U.S. Supreme Court Upholds Agreements Barring Employment Class Actions

Yesterday, the United States Supreme Court, in a 5-4 opinion, held that an employer and its employees may agree to arbitrate claims on an individual, not a class-wide basis. Epic Systems Corp. v Lewis, No. 16-285 (U.S. May 21, 2018). Writing for the majority, Justice Gorsuch rejects the National Labor Relations Board’s view – in opposition to “77 years of precedent” – that the National Labor Relations Act “effectively nullifies the Arbitration Act.” The majority rendered its opinion against the backdrop of “battling briefs about the law’s meaning” from the Solicitor General and the NLRB. When an employer and an employee voluntarily agree to individual, as opposed to class arbitration, “a congressional command requires [a Court] to enforce, not override, the terms of the arbitration agreement.” The majority finds that the NLRB’s protection of “concerted action” fell short of overriding the Arbitration Act’s imprimatur respecting the parties’ freedom to agree to individual adjudication of employment claims. Reciting previous precedent regarding Congressional intent, Justice Gorsuch professes doubt that Congress might “hide elephants in mouseholes” and “flatten the parties’ contracted-for dispute resolution procedures.”

The majority’s opinion represents a strong endorsement of the primacy of an arbitration agreement. The Court observes that “[i]n many cases over many years, this Court has heard and rejected efforts to conjure conflicts between the Arbitration Act and other federal statutes,” but the Court “has rejected every effort to date” to override the parties’ private agreement. Justice Gorsuch went out of his way to suggest that, even under Chevron, no deference was due to the NLRB, which – according to the Court – was “address[ing] the meaning of a . . . statute it does not administer.”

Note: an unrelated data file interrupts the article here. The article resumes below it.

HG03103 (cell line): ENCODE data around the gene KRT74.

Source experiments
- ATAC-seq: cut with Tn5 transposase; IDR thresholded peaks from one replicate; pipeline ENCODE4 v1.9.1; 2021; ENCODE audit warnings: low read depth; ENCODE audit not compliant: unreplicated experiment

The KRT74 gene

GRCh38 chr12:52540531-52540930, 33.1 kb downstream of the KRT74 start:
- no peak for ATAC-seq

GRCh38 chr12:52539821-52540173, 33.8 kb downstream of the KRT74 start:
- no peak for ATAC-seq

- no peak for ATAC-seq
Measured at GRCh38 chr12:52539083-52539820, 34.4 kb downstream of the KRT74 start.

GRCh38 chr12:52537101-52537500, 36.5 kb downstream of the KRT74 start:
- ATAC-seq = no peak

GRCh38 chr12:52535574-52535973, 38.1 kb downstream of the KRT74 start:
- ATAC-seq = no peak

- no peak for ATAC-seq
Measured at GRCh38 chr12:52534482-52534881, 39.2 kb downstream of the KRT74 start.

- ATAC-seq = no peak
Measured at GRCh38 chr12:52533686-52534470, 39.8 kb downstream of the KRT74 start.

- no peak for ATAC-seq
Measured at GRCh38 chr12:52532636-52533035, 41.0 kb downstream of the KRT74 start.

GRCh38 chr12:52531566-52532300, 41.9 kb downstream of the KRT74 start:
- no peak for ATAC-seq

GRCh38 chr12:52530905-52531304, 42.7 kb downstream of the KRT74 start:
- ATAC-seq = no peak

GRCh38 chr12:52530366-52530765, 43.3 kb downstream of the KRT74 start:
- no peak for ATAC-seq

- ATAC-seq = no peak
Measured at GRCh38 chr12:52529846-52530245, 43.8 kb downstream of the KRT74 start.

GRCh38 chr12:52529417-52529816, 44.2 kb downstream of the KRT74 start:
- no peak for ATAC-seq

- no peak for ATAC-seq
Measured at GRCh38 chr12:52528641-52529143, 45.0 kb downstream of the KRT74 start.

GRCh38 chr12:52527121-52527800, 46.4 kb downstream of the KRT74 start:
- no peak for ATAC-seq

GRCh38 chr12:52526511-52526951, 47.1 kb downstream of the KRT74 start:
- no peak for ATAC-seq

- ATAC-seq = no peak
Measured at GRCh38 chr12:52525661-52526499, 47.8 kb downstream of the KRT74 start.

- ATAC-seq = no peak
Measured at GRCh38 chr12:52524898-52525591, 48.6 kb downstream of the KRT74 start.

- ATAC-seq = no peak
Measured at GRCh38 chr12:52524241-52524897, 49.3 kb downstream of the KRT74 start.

Justice Gorsuch’s opinion, probably his most significant to date, calls forth some historical jurisprudence, noting the dissent’s view that “today’s decision ushers us back to the Lochner era when this Court regularly overrode legislative policy judgments.” “Instead of overriding Congress’s policy judgements,” the decision – in the view of the majority – “seeks to honor them.” Ultimately, the decision of the Court defers to Congressional intent: “Because we can easily read Congress’ statutes to work in harmony, that is where our duty lies.”

Justice Ginsberg, who dissented that the “Court’s decision is egregiously wrong,” recites a long history of what she regards as an imbalance between employees and employers. Joined by Justices Breyer, Sotomayor, and Kagan, she advocates for a statutory interpretation that would provide employees – even in arbitration – with an access to class procedures for relief. The dissent would “hold that the employer-dictated collective-litigation stoppers, i.e., ‘waivers,’ are unlawful.”

This close decision brings to rest a long-running conflict in the courts concerning whether employers can require, as a condition of employment, employees to relinquish their ability to assert class claims in favor of arbitration. If Congress chooses to change the decision it can, but for now employers have a green light to insist on individual adjudication of claims notwithstanding Section 7 of the NLRA.